Arlen Specter has bailed on the Republican Party. I want to approach this news from three different directions:
1. Swine Flu made the man go crazy
2. Republican's are battling an increasingly conservative party structure that does not leave room for moderates like Specter.
3. Specter is just out to save his political life, this is just a pragmatic switch to stay a senator.
Ok, so the swine flu probably has nothing to do with this, but you cannot count it out, because apparently every news story in the country must include swine flu to be relevant and important. The real debate here is between the last two choices. The real problem for the republican party is that both are bad. In one case, as has been pointed out by many people smarter then me, they are on their way to becoming a regional party with a VERY conservative bent. In the other case, they are so despised at the moment that people feel they cannot get reelected if they have that (R) after their name.
Personally I think both of those answers are at work here. At the base of the matter is Arlen's desire to keep his job. Basic politics at work here. See next paragraph for me ripping him a new one on this front. Intertwined with that is the sad fact that the party that Sen Specter belongs to has been drifting ever more to the right. Arlen was never a uber-conservative, he was a moderate in the Reagan mold. Here is a quote from him regarding his switch: “Since my election in 1980, as part of the Reagan big tent, the Republican Party has moved far to the right. Last year, more than 200,000 Republicans in Pennsylvania changed their registration to become Democrats. I now find my political philosophy more in line with Democrats than Republicans.” Clearly he is seeing the winds blow more to the Dems favor and wants to keep his job, still the fact that over 200,000 people switched affiliation should indicate where the Republican party is at right now in Industrial Midwest states like PA.
So this is where I slap Sen. Specter around for switching parties. As a Democrat in a vacuum, I applaud this move; as an non-partisan political observer, this is shameful. People who switch parties just to remain elected are the worst kind of politician. The value their own job so far above any policy priorities that they are willing to sacrifice their values just to stay in Washington. At least with Lieberman, he went independent, Specter just wants the (D) after his name. If he was being true to his roots he would have gone independent. Even with the steady right march of the Republican Party, I am sure that Sen Specter's values are more closely aligned with his old party then his new one. Unfortunately for the Republicans, those values are now associated with not getting elected.
So Arlen....welcome aboard, and shame on you.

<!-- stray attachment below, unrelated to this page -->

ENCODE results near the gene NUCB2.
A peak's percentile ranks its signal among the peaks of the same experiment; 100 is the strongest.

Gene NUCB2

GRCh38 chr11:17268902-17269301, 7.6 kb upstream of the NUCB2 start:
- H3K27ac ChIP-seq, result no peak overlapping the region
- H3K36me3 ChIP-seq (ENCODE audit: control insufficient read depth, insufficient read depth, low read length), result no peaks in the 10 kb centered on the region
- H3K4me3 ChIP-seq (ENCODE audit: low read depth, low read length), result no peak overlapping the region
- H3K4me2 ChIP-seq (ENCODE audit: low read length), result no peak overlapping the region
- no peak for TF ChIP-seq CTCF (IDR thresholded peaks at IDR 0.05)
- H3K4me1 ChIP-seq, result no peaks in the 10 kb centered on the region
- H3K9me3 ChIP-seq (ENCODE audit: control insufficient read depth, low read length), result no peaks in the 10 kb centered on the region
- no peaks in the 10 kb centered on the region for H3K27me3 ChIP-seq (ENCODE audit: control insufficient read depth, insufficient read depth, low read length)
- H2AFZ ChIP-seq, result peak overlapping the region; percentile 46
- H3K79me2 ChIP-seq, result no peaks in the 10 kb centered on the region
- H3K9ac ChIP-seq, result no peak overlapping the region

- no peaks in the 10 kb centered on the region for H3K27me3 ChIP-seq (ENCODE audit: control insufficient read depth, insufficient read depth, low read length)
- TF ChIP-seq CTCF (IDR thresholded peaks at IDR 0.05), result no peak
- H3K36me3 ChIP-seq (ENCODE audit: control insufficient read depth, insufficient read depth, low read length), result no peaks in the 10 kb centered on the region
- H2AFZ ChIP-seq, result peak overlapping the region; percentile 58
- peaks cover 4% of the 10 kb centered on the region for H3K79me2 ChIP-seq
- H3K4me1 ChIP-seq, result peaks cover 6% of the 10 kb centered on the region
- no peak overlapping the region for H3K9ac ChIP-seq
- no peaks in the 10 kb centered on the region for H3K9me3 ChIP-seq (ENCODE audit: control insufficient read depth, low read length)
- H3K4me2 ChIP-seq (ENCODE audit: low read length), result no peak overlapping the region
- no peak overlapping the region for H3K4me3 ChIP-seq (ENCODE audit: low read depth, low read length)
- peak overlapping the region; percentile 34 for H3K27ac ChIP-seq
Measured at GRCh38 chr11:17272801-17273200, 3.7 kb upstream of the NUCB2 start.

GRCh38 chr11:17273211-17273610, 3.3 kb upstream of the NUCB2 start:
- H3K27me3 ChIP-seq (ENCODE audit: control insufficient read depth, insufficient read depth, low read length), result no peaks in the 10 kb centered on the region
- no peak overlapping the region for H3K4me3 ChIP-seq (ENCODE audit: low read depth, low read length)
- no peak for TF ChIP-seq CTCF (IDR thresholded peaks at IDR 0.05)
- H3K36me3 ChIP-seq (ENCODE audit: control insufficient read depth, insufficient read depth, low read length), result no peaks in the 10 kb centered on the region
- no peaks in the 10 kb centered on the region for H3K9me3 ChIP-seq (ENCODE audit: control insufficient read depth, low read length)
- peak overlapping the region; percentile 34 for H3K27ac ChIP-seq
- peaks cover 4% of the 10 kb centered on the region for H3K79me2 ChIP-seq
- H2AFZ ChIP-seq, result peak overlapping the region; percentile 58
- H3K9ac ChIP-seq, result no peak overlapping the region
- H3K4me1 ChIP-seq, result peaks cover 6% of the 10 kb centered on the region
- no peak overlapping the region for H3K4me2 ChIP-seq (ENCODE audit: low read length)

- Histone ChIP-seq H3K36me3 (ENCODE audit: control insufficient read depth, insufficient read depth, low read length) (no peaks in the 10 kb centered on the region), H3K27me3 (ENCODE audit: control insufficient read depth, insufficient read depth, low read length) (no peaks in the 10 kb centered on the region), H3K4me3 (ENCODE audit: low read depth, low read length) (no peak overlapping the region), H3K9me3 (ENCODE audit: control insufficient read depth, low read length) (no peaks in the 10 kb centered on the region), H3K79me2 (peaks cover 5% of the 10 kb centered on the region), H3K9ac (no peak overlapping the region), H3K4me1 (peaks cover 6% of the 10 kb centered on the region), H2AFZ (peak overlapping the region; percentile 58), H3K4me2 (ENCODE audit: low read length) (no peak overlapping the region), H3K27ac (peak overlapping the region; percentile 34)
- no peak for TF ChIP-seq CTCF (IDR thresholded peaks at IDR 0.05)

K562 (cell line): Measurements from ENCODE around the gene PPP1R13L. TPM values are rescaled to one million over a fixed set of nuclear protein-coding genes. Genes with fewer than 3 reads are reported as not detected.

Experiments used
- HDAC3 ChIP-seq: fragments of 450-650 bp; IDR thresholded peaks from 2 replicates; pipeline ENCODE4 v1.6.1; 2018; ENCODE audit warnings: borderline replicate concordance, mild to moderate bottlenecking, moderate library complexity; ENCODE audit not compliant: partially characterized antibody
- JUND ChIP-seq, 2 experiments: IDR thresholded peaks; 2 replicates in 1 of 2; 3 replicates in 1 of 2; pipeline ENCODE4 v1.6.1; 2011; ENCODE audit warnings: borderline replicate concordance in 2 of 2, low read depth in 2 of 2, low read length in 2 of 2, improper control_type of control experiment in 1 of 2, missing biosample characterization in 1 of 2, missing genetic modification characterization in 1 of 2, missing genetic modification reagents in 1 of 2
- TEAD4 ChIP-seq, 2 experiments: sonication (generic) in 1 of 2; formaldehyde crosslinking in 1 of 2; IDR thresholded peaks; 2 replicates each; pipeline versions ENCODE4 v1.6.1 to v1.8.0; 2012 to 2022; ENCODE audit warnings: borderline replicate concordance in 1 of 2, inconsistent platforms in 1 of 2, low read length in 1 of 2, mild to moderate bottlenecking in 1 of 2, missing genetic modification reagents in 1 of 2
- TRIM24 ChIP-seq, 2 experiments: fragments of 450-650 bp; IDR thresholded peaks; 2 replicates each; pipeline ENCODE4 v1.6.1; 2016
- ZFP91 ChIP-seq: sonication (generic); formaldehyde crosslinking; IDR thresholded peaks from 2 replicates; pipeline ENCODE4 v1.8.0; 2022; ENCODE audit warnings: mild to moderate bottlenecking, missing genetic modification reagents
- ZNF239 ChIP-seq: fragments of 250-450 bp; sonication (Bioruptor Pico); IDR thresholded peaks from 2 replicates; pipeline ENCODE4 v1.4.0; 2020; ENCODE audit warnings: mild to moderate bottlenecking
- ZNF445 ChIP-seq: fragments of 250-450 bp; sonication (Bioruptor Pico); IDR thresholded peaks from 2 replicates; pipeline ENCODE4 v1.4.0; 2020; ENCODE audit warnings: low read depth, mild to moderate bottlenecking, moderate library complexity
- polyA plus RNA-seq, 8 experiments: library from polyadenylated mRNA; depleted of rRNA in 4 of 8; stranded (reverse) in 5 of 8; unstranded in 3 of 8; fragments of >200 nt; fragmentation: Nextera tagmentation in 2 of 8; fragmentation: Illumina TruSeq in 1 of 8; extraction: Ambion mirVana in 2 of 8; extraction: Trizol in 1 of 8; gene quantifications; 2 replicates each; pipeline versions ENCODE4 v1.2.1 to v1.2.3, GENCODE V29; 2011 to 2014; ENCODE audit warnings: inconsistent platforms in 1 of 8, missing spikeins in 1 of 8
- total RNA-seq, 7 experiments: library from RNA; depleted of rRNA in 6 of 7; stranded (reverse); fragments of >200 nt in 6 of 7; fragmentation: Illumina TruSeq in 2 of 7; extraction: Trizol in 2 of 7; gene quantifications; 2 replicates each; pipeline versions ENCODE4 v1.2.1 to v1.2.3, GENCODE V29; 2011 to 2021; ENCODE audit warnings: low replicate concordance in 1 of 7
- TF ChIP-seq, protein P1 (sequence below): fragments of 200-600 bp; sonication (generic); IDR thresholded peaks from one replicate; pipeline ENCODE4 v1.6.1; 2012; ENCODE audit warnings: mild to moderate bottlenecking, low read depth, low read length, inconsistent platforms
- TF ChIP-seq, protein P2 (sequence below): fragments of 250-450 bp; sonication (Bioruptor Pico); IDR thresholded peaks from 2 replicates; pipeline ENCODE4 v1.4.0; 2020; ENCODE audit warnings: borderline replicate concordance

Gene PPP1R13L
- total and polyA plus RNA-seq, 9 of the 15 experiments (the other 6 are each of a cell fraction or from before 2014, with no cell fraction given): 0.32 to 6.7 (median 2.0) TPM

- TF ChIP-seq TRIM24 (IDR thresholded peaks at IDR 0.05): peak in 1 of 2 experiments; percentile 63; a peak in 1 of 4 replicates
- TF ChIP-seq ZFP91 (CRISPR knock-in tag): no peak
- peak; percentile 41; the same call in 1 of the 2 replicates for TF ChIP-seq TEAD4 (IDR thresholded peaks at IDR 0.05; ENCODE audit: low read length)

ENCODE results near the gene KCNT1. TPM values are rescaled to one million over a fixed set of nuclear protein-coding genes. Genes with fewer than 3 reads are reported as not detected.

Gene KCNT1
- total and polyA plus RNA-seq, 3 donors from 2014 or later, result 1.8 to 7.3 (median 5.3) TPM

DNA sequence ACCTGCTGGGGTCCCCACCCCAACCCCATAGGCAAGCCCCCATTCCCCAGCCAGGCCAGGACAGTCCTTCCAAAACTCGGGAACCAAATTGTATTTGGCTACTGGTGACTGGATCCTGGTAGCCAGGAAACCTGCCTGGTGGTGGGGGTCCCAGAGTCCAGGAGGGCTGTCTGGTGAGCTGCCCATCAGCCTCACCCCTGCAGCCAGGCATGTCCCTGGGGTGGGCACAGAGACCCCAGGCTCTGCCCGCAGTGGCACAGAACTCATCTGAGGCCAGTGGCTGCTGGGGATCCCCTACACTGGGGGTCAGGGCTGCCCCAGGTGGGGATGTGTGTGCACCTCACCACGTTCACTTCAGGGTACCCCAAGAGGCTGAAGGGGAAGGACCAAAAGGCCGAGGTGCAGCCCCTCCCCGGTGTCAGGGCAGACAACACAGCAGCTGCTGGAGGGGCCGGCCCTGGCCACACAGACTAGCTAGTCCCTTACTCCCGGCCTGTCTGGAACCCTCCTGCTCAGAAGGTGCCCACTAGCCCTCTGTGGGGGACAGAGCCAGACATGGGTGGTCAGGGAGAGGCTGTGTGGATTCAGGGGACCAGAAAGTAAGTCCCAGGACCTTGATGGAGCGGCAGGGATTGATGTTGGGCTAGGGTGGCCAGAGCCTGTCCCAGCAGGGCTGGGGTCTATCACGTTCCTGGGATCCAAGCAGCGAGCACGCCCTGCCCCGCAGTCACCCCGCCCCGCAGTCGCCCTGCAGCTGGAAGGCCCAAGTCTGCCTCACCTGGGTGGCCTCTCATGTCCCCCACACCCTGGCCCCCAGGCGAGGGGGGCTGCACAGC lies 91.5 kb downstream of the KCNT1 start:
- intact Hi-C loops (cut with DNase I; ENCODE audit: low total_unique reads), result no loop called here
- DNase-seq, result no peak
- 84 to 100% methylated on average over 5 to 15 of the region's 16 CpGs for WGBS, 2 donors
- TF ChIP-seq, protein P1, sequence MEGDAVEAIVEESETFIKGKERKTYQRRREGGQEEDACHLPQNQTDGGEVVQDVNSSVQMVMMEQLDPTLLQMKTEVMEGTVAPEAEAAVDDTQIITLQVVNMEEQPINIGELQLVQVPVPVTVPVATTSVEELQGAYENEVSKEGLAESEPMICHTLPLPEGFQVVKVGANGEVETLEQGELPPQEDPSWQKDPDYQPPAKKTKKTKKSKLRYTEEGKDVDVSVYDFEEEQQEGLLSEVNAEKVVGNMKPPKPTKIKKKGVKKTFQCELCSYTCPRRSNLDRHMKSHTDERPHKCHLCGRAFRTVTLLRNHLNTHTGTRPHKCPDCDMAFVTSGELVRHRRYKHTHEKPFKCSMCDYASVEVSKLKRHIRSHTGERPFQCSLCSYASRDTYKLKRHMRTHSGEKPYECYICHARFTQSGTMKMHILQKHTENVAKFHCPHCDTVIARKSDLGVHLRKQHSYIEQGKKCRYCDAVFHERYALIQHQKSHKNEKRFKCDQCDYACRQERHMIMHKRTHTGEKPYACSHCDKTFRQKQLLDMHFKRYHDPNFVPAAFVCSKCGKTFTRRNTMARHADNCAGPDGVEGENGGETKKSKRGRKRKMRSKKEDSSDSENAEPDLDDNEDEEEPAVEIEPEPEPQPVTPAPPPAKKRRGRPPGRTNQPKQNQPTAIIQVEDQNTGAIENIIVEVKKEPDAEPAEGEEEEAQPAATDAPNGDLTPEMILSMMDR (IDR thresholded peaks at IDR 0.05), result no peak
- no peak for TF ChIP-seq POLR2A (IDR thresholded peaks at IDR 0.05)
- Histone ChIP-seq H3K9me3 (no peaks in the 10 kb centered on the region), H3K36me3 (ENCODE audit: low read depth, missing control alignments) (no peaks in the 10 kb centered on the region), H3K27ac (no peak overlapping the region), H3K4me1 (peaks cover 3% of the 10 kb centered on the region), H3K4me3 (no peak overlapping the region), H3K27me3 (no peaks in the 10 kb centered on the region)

Wednesday, April 29, 2009
Tuesday, April 21, 2009
So, I am reading my usual daily dose of Politico, and I come across a blog article by Glenn Thrush talking about how Ron Paul is backing up the Texas governor in saying that succeeding from the USA is an American thing to do. He talks about how the original 13 colonies succeeded from England and all that jazz. Here is the Paul's direct quote: "it is very American to talk about secession. That's how we came in being. Thirteen colonies seceded from the British and established a new country. So secession is a very much American principle.
While I am not going to go down the road of it being treasonous to talk about succeeding from the Union, I really think this is just political posturing. In the infamous words of George W. Bush, "That is the last time I will be out Texaned." In Texas there has always been a healthy independent spirit, and I don't think either the governor or Mr. Paul have anything to lose by bringing this topic up. Quite simply it scores serious points with the base of the party and everyone else just kind scratches their head and moves on.
What I am truly interested in is the results of Texas succeeding from the Union. It sounds cool and all, but has anyone thought through the actual ramifications of this? From the US side, you would lose a major chuck of your economy, and given that Texas is a donor state, giving more to the federal government then was returned, the US would also take a fiscal hit there. It is often stated that Austin, which is the capital of Texas, is a blue patch in a sea of red, would they just go along? Could the new Republic of Texas face an immediate internal threat from Austin?
From the Texas perspective, you have to think about what would be lost. First and foremost, all military protection would cease. All assets would be pulled out, so there goes Fort Hood, Fort Bliss and the 8 Air Force bases in TX. Several areas of TX would be economically devastated by the closing of these bases. Of course with little homegrown military and scant technology, Texas would make a big, fat, juicy target for Mexico. I imagine it would take them all of a few months to mount a serious attack. Other things that would be lost if Texas succeeded include: all NASA facilities, major funding for the public universities, ANY border protection, transportation funding, social security, medicare and any other government program support. My guess is that to get some semblance of military up and running, even for just basic defense, there would immediately have to be compulsory military service and about 50-60% tax rates. Sounds worth leaving the USA to me.
So, all stupid political rhetoric aside, good luck with that. I won't plan on seeing an independent Texas ANYTIME in my life.